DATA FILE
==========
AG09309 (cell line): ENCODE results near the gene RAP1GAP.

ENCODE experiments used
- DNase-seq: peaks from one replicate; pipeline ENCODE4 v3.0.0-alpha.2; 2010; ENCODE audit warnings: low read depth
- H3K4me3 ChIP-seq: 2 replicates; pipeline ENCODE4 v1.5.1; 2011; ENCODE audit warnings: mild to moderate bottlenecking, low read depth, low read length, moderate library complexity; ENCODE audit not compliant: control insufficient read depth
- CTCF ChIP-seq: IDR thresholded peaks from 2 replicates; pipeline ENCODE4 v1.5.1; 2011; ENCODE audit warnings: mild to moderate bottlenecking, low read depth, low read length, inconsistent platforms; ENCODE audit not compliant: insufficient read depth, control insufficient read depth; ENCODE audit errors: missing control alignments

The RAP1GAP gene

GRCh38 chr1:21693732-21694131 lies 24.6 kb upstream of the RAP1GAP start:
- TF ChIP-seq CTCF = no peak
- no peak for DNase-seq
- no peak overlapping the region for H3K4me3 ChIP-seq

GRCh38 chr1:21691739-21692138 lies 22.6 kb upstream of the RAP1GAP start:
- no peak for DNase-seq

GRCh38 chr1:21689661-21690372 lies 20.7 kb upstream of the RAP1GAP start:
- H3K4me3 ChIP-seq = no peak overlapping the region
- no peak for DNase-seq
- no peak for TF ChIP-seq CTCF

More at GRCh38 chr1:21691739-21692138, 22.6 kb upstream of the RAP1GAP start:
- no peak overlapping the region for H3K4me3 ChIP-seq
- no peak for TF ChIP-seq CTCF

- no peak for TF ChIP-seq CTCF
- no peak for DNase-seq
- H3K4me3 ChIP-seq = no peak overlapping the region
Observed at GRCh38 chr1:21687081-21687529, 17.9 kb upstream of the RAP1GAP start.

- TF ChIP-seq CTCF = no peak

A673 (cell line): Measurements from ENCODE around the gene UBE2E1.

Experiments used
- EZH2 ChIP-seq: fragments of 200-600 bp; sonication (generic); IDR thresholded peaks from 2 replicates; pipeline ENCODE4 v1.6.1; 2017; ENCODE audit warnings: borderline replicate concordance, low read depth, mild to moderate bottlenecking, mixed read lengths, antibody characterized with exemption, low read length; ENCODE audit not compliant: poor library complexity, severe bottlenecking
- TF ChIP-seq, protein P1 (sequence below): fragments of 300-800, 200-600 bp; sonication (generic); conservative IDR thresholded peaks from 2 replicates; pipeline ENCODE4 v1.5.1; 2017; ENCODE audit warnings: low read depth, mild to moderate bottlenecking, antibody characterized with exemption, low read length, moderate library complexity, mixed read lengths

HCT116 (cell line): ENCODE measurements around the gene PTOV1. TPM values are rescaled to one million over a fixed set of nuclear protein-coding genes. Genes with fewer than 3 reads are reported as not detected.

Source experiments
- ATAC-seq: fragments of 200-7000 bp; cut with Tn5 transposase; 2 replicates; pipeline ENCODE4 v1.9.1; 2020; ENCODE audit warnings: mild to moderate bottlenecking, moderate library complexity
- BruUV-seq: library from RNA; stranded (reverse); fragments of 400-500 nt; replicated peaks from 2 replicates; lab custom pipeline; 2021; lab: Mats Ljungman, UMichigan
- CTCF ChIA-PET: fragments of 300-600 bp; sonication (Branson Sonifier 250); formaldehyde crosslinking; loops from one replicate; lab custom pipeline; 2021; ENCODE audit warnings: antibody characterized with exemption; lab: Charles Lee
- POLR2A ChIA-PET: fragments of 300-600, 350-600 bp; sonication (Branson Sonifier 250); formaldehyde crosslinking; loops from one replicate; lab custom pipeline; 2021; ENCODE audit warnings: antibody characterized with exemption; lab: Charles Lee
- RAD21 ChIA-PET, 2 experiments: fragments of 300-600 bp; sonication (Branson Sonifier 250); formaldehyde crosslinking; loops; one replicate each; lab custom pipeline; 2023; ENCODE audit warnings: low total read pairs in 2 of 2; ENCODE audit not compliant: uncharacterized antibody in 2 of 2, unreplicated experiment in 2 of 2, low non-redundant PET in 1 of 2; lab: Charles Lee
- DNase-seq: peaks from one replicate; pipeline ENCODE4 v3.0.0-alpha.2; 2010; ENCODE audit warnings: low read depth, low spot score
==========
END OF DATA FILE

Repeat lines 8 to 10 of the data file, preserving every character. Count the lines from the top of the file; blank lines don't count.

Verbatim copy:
- TF ChIP-seq CTCF = no peak
- no peak for DNase-seq
- no peak overlapping the region for H3K4me3 ChIP-seq